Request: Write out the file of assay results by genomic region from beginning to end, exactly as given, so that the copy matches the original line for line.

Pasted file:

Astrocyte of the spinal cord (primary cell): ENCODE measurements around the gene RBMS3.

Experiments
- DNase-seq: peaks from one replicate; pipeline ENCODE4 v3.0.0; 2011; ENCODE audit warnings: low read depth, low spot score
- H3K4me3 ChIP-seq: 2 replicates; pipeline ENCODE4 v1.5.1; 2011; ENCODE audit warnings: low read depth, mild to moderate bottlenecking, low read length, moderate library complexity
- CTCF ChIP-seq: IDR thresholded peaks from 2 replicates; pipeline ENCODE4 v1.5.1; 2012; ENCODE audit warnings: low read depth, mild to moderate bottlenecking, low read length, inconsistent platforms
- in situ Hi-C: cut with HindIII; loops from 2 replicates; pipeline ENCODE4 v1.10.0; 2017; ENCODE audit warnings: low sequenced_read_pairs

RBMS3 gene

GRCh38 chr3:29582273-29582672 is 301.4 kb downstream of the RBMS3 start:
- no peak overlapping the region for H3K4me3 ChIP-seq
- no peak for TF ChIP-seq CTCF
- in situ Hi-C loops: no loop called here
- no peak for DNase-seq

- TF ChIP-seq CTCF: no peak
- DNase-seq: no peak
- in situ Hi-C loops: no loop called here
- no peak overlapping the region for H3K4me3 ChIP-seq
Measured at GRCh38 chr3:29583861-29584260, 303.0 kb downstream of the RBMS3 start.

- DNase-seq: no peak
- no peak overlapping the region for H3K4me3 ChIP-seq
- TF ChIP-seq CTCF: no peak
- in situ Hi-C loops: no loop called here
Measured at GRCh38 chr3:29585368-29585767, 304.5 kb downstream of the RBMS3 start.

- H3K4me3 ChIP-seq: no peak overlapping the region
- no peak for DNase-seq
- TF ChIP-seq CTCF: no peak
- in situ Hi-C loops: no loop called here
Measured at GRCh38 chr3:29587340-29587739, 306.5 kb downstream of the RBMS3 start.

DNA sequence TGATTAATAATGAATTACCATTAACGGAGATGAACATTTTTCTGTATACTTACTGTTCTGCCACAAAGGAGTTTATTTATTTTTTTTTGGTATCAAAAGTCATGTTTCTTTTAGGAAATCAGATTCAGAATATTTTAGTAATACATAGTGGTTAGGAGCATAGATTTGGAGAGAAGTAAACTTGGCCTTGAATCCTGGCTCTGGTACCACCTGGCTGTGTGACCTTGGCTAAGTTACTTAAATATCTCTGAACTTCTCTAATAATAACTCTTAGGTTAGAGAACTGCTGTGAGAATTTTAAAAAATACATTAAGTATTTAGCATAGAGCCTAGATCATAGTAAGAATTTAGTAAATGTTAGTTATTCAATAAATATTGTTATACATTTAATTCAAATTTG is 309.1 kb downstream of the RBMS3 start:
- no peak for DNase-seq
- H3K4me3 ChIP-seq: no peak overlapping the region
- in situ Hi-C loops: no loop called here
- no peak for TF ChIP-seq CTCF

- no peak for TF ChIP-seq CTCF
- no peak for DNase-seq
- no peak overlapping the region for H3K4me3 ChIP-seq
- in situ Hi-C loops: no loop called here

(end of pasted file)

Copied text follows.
Astrocyte of the spinal cord (primary cell): ENCODE measurements around the gene RBMS3.

Experiments
- DNase-seq: peaks from one replicate; pipeline ENCODE4 v3.0.0; 2011; ENCODE audit warnings: low read depth, low spot score
- H3K4me3 ChIP-seq: 2 replicates; pipeline ENCODE4 v1.5.1; 2011; ENCODE audit warnings: low read depth, mild to moderate bottlenecking, low read length, moderate library complexity
- CTCF ChIP-seq: IDR thresholded peaks from 2 replicates; pipeline ENCODE4 v1.5.1; 2012; ENCODE audit warnings: low read depth, mild to moderate bottlenecking, low read length, inconsistent platforms
- in situ Hi-C: cut with HindIII; loops from 2 replicates; pipeline ENCODE4 v1.10.0; 2017; ENCODE audit warnings: low sequenced_read_pairs

RBMS3 gene

GRCh38 chr3:29582273-29582672 is 301.4 kb downstream of the RBMS3 start:
- no peak overlapping the region for H3K4me3 ChIP-seq
- no peak for TF ChIP-seq CTCF
- in situ Hi-C loops: no loop called here
- no peak for DNase-seq

- TF ChIP-seq CTCF: no peak
- DNase-seq: no peak
- in situ Hi-C loops: no loop called here
- no peak overlapping the region for H3K4me3 ChIP-seq
Measured at GRCh38 chr3:29583861-29584260, 303.0 kb downstream of the RBMS3 start.

- DNase-seq: no peak
- no peak overlapping the region for H3K4me3 ChIP-seq
- TF ChIP-seq CTCF: no peak
- in situ Hi-C loops: no loop called here
Measured at GRCh38 chr3:29585368-29585767, 304.5 kb downstream of the RBMS3 start.

- H3K4me3 ChIP-seq: no peak overlapping the region
- no peak for DNase-seq
- TF ChIP-seq CTCF: no peak
- in situ Hi-C loops: no loop called here
Measured at GRCh38 chr3:29587340-29587739, 306.5 kb downstream of the RBMS3 start.

DNA sequence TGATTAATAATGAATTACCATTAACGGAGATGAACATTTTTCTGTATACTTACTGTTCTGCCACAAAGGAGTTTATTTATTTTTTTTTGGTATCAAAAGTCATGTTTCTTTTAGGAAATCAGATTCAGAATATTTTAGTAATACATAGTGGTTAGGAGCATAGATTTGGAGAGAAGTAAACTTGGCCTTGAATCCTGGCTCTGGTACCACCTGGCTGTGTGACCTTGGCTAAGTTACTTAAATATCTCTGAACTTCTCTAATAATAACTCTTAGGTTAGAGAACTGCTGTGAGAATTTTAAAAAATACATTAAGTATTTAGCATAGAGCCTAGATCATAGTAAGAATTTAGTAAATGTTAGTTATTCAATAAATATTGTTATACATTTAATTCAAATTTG is 309.1 kb downstream of the RBMS3 start:
- no peak for DNase-seq
- H3K4me3 ChIP-seq: no peak overlapping the region
- in situ Hi-C loops: no loop called here
- no peak for TF ChIP-seq CTCF

- no peak for TF ChIP-seq CTCF
- no peak for DNase-seq
- no peak overlapping the region for H3K4me3 ChIP-seq
- in situ Hi-C loops: no loop called here